image file: c9sc05770f-f5.tif
Fig. 5 (a) Comparison of CO2, N2 and CH4 solubilities in selected T3PLs illustrating generally selectivity for CO2, (b) CO2 solubilities in Genosorb® 1753 from 1–5 bar at 298 K, 323 K and 348 K, (c) CO2 solubilities in 12.5 wt% Al(fum)(OH)/PDMS from 1–5 bar at 298 K, 323 K and 348 K. The implied CO2 working capacities under temperature and pressure swing conditions are indicated by double-headed arrows.

An exciting further possibility is that T3PLs could be applied to gas separations which are currently not amenable to liquid-based processes because of the lack of a suitably selective solvent. For example, ethane and ethene are currently separated by cryogenic distillation, but the high energy cost of this process makes alternative approaches attractive.16 Conventional solvents do not show high selectivity for either gas over the other.18 Silver(I)- and copper(I)-containing liquids including ionic liquids (Ag-ILs) have been found to have high ethene selectivity.19 Porous solids including zeolite AgA have also been investigated for this separation, but solids cannot be circulated in continuous flow processes.20 A T3PL was therefore formulated based on a 12.5 wt% dispersion of zeolite AgA (to engender selectivity for ethene over ethane), in paraffin oil (as a simple, economical and stable liquid phase, that is expected to be size-excluded from zeolite AgA).21 As hoped, the AgA/paraffin oil T3PL was selective toward ethene over ethane by a factor of approximately 4.5 (solubility of ethene at 0.8 bar, 25 °C, 0.35 mmol g−1; solubility of ethane, 0.08 mmol g−1; 0.8 bar, 25 °C) (ESI 11, Tables S9–S11). Although the pure paraffin solvent preferentially dissolves ethane over ethene by a factor of ca. 2 (ESI 11), the capacity and selectivity of the zeolite AgA for ethene dominates in the porous liquid.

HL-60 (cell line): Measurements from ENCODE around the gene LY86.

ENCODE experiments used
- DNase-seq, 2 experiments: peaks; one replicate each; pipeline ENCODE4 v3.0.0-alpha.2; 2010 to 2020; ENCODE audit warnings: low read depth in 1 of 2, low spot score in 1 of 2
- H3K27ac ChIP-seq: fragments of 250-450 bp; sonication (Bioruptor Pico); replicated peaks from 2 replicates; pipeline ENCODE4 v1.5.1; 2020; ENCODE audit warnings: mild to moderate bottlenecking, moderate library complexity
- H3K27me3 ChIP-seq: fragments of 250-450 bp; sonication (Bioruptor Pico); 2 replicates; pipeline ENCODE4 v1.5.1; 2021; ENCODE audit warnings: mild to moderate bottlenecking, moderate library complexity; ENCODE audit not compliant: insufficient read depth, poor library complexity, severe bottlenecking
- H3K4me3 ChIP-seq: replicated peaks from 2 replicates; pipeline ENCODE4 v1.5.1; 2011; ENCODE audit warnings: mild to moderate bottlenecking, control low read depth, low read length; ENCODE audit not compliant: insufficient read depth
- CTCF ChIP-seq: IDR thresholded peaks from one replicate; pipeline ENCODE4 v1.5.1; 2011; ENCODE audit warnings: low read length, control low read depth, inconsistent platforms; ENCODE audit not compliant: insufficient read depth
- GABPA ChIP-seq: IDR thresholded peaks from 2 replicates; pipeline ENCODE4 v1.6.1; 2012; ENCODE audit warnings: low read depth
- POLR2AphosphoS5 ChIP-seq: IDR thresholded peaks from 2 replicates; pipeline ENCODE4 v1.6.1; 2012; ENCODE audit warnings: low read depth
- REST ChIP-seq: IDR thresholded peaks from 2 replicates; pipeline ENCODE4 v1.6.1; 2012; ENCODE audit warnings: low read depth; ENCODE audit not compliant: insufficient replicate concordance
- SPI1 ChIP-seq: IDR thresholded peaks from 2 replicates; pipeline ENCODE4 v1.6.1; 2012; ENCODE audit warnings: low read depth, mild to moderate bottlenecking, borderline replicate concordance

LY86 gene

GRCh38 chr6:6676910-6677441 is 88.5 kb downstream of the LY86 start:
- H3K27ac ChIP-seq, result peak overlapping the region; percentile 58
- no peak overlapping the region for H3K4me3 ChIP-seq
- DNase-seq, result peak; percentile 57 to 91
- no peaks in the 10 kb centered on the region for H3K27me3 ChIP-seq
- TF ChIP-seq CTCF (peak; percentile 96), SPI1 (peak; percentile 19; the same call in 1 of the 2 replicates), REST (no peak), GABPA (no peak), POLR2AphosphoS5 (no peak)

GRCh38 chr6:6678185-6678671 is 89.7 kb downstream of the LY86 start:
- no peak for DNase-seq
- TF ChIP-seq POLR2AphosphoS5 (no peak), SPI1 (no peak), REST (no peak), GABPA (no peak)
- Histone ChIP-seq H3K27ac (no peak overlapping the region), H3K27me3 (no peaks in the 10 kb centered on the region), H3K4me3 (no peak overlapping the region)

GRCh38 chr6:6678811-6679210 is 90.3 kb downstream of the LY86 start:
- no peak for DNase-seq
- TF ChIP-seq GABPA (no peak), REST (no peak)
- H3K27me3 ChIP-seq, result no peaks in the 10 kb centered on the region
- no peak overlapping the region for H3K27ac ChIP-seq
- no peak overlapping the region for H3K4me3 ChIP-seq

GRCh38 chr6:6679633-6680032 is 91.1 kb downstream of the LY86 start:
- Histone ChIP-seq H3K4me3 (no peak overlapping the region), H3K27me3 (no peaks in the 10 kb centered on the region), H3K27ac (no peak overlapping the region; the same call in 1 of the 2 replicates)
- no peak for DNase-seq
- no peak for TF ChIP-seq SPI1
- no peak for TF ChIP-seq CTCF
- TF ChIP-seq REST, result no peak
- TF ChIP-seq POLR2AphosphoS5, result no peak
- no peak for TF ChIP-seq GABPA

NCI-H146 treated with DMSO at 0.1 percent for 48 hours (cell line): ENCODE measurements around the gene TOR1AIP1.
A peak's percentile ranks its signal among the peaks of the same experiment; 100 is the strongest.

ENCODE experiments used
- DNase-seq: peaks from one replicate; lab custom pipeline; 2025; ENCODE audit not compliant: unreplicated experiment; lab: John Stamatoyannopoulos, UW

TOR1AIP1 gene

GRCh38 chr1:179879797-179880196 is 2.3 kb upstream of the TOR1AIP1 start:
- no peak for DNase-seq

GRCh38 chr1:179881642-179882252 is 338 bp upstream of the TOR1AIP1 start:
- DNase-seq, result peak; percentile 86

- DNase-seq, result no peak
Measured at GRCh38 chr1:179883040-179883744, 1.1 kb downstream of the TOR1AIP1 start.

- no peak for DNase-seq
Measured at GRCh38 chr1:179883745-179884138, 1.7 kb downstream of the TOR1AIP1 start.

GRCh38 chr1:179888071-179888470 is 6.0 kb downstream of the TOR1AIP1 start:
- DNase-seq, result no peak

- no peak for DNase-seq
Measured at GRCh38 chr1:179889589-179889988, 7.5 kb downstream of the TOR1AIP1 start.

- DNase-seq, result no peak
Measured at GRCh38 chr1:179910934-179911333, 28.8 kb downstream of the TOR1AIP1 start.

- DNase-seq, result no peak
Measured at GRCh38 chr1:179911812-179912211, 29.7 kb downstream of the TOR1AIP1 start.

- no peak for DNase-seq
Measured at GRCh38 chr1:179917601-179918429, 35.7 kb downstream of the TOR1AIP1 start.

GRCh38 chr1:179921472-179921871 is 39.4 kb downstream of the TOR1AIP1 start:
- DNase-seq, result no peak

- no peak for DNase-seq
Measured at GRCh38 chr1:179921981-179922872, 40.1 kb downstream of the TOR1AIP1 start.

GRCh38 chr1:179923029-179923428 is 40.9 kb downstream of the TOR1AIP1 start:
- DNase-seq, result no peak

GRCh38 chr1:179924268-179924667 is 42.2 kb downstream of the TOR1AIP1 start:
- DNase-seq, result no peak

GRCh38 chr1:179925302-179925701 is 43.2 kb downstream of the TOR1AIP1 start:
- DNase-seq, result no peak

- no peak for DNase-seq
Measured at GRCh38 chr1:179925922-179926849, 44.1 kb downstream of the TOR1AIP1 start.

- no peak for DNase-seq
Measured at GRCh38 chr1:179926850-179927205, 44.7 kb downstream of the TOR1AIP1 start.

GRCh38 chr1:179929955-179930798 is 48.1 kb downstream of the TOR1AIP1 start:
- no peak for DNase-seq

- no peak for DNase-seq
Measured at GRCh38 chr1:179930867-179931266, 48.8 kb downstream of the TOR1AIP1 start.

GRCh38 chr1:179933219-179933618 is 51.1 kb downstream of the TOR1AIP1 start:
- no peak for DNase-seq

To further explore the applicability of T3PLs in other general areas, we sought to prepare an example that was biocompatible. Specifically, we attempted to form dispersions of CD-MOF-1,22 a biocompatible (in principle, edible) MOF based on a γ-cyclodextrin potassium salt, in olive oil (ESI 12, Fig. S24). The CD-MOF-1 and olive oil were simply stirred together magnetically for 120 minutes to form a homogeneous dispersion that was found to be stable to sedimentation for at least one day. This dispersion exhibited double the CO2 uptake (0.18 mmol g−1) of olive oil alone (0.09 mmol g−1) (ESI 12). The amount taken up was as predicted based on the uptakes of the olive oil and CD-MOF alone, indicating that, as hoped, the liquid did not penetrate into the pores of the MOF. The fact that this T3PL composition is also biocompatible may open the possibility of biomedical applications such as drug delivery for porous liquids.23


In conclusion, we note the following points: (1) a broad range of porous solids including archetypal MOFs, zeolites and porous organic polymers can be readily dispersed into electrically neutral, chemically and thermally tolerant liquid phases including silicone oils (PDMS), naturally occurring triglyceride oils and organic polymers such as polyethylene glycol derivatives, by simple prolonged magnetic stirring or by brief ball milling; (2) dispersion stability can be high even with as-prepared porous solids, but can also be optimised if required by tuning physical parameters such as the surface–liquid interaction between solid and liquid phases via modifying particle size and/or surface of solid or functional group of liquid media, density and viscosity of liquid media; (3) many examples exhibit permanent porosity as evidenced by high gas uptakes, supported by PALS measurements; (4) permanent porosity results from steric hindrance preventing ingress of the liquid into the pores of the solid; (5) examples have been tailored toward natural gas sweetening, ethane/ethene separation and applications that require biocompatibility; (6) taken together, these factors point to T3PLs as a broad platform of tailorable, fluid sorptive materials with wide potential applications.

Conflicts of interest

There are no conflicts to declare.


We acknowledge funding from Invest NI (PoC grant number 620) and EPSRC (grant number R005540). We also acknowledge Dr Deborah E. Crawford and Dr Katherine McBride for their assistance in this project.

Notes and references

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Electronic supplementary information (ESI) available. See DOI: 10.1039/c9sc05770f